How many types of pool systems are there? Well, there are about five currently in the market, namely saltwater, chlorinated, ozone, UV, and hydroxyl-based advanced oxidation process systems. If you're in search of a new pool system or would like to do away with an old one for a better solution, then read on as we analyze both the good and bad of all these types of pool systems.
Types of Pool Systems - Choose the Right One
The different types of pool systems for when you get your pool built by a professional or by yourself include UV systems, chlorinated systems, saltwater systems, hydroxyl-based advanced oxidation systems and ozone systems.
1) UV Systems
These present-age pools disinfected through the use of ultraviolet rays, halogens, and sanitizers to kill pathogens within the water quickly. A UV lamp is placed strategically along the course of the water to produce just enough gamma radiation to counteract toxins while eradicating stubborn germs.
Although the bacteria can’t reproduce as the UV works to sterilize them, they are still present nonetheless. Moreover, UV only removes microorganisms but heavy metals and other non-organic contaminants still remain.
2) Chlorinated Systems
Since time immemorial, pool owners have turned to chlorine for its adept decontamination properties with it proving not only effective but also a long-term sanitizing solution for almost all pool materials. Granular, gas and liquid make up the trio of chlorine options which all work in a similar manner to eliminate contaminants through oxidation.
Chlorine’s cons come in the way of the by-products of that oxidation process which can lead to a number of side effects after coming into contact with human skin and the organic chemicals therein such as sweat, oils, and whatnot. Besides simple allergic reactions like red eyes, chlorine can also trigger the onset of lung diseases and general breathing system discomforts.
3) Saltwater Systems
Saltwater systems circumvent the adverse side effects of the former by mitigating the severity of some of those symptoms. They are also desirable for how soft they make the water feel and also for their less cumbersome upkeep compared to chlorinated pools.
Saltwater systems still contain trace amounts of sodium chloride with the chlorine finding its way into the water to cause problematic byproducts that pose considerable risk to human health. Consequently, saltwater systems also require periodic maintenance because of residue accumulation while they can affect the integrity of the structure due to their corrosive effect.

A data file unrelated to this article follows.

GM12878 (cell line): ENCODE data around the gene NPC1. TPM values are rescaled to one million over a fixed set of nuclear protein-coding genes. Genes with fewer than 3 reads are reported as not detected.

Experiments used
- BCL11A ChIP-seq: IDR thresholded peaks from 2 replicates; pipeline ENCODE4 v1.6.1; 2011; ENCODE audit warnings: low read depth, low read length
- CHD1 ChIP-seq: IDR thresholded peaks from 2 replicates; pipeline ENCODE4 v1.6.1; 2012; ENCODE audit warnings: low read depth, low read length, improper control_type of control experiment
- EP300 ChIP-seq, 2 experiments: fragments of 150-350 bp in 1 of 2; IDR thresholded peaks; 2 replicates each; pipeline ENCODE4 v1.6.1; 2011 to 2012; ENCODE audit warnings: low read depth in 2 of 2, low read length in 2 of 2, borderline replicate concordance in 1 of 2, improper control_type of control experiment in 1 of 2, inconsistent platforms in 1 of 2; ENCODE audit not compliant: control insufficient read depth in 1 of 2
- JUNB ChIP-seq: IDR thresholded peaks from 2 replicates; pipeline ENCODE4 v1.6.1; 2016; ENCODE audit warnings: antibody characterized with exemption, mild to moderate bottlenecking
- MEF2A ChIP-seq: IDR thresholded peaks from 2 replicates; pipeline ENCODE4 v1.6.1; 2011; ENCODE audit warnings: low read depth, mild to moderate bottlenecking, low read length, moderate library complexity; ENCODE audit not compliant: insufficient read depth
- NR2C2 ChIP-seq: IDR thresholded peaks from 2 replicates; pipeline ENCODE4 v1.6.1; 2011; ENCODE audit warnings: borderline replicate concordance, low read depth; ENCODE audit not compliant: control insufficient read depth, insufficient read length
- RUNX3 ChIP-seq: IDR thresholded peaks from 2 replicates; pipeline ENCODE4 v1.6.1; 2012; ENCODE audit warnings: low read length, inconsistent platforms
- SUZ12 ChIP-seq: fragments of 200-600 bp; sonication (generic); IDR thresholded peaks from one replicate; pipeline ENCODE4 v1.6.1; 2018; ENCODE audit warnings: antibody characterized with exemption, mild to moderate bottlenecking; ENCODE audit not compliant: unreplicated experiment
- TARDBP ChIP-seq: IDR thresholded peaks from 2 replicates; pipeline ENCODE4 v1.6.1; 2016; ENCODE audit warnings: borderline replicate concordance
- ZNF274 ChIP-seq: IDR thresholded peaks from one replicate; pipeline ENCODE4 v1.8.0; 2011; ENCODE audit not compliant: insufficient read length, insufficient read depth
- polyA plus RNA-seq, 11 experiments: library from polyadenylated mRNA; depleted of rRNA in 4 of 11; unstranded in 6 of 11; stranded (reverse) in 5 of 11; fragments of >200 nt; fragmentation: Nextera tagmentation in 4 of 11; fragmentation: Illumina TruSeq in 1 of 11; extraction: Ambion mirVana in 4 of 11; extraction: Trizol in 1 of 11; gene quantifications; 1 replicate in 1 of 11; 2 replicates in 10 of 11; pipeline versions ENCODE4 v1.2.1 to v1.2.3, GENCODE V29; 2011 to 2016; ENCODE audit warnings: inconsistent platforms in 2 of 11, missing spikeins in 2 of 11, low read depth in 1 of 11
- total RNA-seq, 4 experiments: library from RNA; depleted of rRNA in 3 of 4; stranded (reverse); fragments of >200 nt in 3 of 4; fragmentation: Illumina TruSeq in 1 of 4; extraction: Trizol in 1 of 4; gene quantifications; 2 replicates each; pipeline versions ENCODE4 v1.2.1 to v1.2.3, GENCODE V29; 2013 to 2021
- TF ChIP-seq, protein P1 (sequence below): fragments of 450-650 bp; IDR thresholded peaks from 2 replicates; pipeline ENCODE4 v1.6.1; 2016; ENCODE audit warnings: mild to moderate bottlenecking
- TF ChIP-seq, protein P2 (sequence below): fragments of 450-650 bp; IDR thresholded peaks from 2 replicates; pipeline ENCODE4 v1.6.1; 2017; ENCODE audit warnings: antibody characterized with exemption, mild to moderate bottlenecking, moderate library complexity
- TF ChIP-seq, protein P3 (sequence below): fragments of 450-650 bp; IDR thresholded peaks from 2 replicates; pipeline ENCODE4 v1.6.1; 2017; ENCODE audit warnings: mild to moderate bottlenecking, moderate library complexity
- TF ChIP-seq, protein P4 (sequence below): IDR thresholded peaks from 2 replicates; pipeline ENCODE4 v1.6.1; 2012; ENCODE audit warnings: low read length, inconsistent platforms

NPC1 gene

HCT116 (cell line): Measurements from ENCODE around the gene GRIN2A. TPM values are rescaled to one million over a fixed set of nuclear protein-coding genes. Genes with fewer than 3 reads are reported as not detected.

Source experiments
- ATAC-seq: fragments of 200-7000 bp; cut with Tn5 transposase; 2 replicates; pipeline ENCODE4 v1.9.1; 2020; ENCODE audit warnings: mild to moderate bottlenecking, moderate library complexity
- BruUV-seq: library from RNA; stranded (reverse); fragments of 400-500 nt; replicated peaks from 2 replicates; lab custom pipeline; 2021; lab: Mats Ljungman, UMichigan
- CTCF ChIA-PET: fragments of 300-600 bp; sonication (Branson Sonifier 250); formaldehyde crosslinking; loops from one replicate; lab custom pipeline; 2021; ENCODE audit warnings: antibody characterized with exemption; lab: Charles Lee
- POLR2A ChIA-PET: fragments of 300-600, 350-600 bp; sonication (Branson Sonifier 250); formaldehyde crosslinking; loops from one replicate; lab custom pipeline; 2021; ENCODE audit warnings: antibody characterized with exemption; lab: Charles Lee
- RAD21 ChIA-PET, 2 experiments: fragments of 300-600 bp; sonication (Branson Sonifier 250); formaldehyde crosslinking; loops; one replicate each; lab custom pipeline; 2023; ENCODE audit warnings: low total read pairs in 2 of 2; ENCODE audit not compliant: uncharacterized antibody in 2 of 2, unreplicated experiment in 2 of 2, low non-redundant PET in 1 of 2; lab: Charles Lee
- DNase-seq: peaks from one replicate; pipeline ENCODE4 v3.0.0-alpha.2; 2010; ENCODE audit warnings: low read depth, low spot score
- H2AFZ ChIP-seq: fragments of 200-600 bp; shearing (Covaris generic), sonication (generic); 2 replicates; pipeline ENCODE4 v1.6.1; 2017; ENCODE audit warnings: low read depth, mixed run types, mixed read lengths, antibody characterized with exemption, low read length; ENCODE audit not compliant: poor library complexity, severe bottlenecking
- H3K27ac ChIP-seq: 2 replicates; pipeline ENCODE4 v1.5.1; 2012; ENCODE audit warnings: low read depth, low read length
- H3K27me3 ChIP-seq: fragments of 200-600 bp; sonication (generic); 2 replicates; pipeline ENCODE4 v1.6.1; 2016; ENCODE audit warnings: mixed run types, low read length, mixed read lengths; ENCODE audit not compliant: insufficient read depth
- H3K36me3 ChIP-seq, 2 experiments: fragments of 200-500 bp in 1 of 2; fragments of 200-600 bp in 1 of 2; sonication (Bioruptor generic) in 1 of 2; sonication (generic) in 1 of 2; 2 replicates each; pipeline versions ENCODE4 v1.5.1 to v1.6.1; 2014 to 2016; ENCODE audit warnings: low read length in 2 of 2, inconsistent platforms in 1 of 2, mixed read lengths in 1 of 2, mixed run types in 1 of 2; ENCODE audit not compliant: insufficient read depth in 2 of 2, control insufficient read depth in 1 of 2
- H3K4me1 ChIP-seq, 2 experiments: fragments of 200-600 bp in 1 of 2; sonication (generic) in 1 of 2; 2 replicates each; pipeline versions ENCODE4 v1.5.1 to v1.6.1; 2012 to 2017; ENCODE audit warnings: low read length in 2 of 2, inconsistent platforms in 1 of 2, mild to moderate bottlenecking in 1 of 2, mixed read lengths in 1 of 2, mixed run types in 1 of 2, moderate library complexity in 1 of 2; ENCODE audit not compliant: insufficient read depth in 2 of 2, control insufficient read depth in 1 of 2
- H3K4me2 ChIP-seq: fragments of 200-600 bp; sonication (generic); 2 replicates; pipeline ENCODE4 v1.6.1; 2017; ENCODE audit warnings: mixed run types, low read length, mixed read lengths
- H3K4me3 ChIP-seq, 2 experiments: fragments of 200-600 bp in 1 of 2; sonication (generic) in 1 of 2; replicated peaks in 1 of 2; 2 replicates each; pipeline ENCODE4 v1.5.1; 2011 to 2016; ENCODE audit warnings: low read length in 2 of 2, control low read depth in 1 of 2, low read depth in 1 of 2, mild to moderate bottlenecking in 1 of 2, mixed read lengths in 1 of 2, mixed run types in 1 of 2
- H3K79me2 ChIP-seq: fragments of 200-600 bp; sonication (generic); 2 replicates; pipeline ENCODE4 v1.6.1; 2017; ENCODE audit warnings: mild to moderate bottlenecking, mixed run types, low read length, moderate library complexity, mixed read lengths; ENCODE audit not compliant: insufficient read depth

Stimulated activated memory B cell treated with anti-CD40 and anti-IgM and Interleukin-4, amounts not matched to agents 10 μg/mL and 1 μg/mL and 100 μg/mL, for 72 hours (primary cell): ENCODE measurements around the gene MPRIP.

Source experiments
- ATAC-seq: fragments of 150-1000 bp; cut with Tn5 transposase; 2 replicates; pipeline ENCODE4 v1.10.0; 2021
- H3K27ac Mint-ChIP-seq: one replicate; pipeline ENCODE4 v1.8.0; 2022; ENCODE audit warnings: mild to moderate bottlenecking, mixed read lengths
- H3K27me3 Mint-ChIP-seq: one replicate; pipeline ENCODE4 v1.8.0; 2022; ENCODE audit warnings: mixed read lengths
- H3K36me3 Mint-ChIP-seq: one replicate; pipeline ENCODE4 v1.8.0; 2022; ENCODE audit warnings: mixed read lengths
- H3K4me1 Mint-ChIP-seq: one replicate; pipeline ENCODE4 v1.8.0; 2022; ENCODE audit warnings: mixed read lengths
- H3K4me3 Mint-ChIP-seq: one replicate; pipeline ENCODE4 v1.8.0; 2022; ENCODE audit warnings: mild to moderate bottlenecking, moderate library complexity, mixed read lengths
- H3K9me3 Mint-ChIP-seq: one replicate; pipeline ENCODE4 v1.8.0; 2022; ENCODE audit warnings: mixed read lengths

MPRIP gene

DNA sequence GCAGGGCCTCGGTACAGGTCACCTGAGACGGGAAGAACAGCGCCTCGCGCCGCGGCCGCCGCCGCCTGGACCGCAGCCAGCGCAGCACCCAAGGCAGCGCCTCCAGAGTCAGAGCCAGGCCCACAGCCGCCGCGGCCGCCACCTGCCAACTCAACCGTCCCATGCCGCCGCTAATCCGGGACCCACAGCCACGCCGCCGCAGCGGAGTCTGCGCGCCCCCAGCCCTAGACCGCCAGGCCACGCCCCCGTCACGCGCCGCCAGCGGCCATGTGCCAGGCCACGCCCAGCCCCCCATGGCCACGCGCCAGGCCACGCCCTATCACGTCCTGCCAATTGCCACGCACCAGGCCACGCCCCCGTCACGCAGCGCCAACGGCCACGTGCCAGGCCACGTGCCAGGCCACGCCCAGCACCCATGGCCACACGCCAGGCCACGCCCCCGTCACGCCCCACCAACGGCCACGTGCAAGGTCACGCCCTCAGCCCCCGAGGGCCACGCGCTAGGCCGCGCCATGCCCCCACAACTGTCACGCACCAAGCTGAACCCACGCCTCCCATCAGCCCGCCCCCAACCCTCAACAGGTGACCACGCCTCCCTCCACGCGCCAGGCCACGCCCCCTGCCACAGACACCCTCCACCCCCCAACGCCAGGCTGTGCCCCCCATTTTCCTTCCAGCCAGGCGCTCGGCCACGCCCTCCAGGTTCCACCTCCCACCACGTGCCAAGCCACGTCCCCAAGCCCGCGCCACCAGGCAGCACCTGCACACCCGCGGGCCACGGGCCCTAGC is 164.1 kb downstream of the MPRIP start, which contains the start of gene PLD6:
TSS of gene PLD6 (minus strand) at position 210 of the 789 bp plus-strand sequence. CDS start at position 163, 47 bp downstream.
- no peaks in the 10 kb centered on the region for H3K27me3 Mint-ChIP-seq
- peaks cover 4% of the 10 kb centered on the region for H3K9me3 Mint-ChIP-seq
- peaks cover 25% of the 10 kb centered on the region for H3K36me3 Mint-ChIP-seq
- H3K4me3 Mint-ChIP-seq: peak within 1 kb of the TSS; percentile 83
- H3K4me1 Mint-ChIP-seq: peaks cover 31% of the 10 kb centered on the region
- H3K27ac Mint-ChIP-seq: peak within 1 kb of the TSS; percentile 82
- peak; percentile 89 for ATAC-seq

4) Hydroxyl-Based Advanced Oxidation Systems
All the pools before it suffer from the plague of health-compromising byproducts but not this one which gets around that through the use of powerful hydroxyl radicals with enormous oxidative properties. They are also popular because of the absence of that corrosive effect that most of its counterparts suffer from.
The underlying technology doesn’t come cheap and you’ll have to pay above average for a hydroxyl-based AOP system. This system is also in need of periodical maintenance particularly with an outdoor pool which is especially susceptible to algae hence necessitating a chemical disinfectant.
5) Ozone Systems
An ozone pool system breaks down ordinary oxygen molecules in the air into ozone gas which is up to 100 times more effective than chlorine in terms of oxidation. It not only gives water a softer tone but also does away with germs and other contaminants left unaffected by chlorine.
When it dissolves in water, ozone forms a corrosive solution that affects pool accessories like rubber gaskets while it is rarely effective on its own hence there is a need to pair it with chlorine or another residual sanitizer which brings its own problems to the table yet again.
So how many types of pool systems are there? Hydroxyl-based AOP, ozone, UV, saltwater and chlorinated pools make up the five varieties currently in existence. Now that we’ve looked at both sides of the coin for all these systems, you should be well-placed to make the right choice for you to invest in.